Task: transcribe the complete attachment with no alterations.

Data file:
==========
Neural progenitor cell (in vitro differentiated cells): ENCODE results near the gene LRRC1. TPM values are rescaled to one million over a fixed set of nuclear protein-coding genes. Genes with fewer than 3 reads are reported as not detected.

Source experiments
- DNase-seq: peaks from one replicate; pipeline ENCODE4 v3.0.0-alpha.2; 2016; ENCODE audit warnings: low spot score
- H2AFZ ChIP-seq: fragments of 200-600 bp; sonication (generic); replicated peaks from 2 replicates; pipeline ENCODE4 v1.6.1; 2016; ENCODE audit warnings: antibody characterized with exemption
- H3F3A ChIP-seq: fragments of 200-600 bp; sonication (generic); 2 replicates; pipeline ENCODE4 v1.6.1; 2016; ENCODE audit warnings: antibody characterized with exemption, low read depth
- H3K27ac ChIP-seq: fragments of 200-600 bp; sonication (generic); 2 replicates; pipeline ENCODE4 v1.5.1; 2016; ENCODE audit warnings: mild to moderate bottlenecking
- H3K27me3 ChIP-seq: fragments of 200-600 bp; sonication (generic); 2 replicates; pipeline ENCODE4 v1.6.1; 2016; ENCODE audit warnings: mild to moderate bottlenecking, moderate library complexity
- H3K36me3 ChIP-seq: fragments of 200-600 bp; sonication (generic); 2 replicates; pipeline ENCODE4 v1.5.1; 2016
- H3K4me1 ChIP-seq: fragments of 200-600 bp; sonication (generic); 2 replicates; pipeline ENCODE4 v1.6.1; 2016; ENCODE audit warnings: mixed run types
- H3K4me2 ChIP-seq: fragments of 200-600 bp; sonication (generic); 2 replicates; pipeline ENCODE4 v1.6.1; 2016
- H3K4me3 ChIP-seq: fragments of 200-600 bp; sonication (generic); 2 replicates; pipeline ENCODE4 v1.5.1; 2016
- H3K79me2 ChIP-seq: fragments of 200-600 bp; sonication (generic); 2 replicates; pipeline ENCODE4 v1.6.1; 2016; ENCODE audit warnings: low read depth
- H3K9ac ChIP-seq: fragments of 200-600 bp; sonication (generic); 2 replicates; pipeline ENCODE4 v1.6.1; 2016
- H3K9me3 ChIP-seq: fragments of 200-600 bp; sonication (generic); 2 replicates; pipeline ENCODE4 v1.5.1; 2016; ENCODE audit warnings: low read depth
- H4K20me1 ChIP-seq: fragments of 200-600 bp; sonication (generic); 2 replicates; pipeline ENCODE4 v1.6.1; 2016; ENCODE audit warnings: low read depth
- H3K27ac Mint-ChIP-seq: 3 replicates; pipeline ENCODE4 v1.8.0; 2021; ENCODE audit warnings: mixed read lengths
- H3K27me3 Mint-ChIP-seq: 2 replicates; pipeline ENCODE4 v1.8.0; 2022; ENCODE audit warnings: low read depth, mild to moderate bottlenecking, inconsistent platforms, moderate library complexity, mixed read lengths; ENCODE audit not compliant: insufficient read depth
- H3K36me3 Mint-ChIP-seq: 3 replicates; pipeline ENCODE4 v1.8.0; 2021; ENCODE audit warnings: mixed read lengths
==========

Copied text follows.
Neural progenitor cell (in vitro differentiated cells): ENCODE results near the gene LRRC1. TPM values are rescaled to one million over a fixed set of nuclear protein-coding genes. Genes with fewer than 3 reads are reported as not detected.

Source experiments
- DNase-seq: peaks from one replicate; pipeline ENCODE4 v3.0.0-alpha.2; 2016; ENCODE audit warnings: low spot score
- H2AFZ ChIP-seq: fragments of 200-600 bp; sonication (generic); replicated peaks from 2 replicates; pipeline ENCODE4 v1.6.1; 2016; ENCODE audit warnings: antibody characterized with exemption
- H3F3A ChIP-seq: fragments of 200-600 bp; sonication (generic); 2 replicates; pipeline ENCODE4 v1.6.1; 2016; ENCODE audit warnings: antibody characterized with exemption, low read depth
- H3K27ac ChIP-seq: fragments of 200-600 bp; sonication (generic); 2 replicates; pipeline ENCODE4 v1.5.1; 2016; ENCODE audit warnings: mild to moderate bottlenecking
- H3K27me3 ChIP-seq: fragments of 200-600 bp; sonication (generic); 2 replicates; pipeline ENCODE4 v1.6.1; 2016; ENCODE audit warnings: mild to moderate bottlenecking, moderate library complexity
- H3K36me3 ChIP-seq: fragments of 200-600 bp; sonication (generic); 2 replicates; pipeline ENCODE4 v1.5.1; 2016
- H3K4me1 ChIP-seq: fragments of 200-600 bp; sonication (generic); 2 replicates; pipeline ENCODE4 v1.6.1; 2016; ENCODE audit warnings: mixed run types
- H3K4me2 ChIP-seq: fragments of 200-600 bp; sonication (generic); 2 replicates; pipeline ENCODE4 v1.6.1; 2016
- H3K4me3 ChIP-seq: fragments of 200-600 bp; sonication (generic); 2 replicates; pipeline ENCODE4 v1.5.1; 2016
- H3K79me2 ChIP-seq: fragments of 200-600 bp; sonication (generic); 2 replicates; pipeline ENCODE4 v1.6.1; 2016; ENCODE audit warnings: low read depth
- H3K9ac ChIP-seq: fragments of 200-600 bp; sonication (generic); 2 replicates; pipeline ENCODE4 v1.6.1; 2016
- H3K9me3 ChIP-seq: fragments of 200-600 bp; sonication (generic); 2 replicates; pipeline ENCODE4 v1.5.1; 2016; ENCODE audit warnings: low read depth
- H4K20me1 ChIP-seq: fragments of 200-600 bp; sonication (generic); 2 replicates; pipeline ENCODE4 v1.6.1; 2016; ENCODE audit warnings: low read depth
- H3K27ac Mint-ChIP-seq: 3 replicates; pipeline ENCODE4 v1.8.0; 2021; ENCODE audit warnings: mixed read lengths
- H3K27me3 Mint-ChIP-seq: 2 replicates; pipeline ENCODE4 v1.8.0; 2022; ENCODE audit warnings: low read depth, mild to moderate bottlenecking, inconsistent platforms, moderate library complexity, mixed read lengths; ENCODE audit not compliant: insufficient read depth
- H3K36me3 Mint-ChIP-seq: 3 replicates; pipeline ENCODE4 v1.8.0; 2021; ENCODE audit warnings: mixed read lengths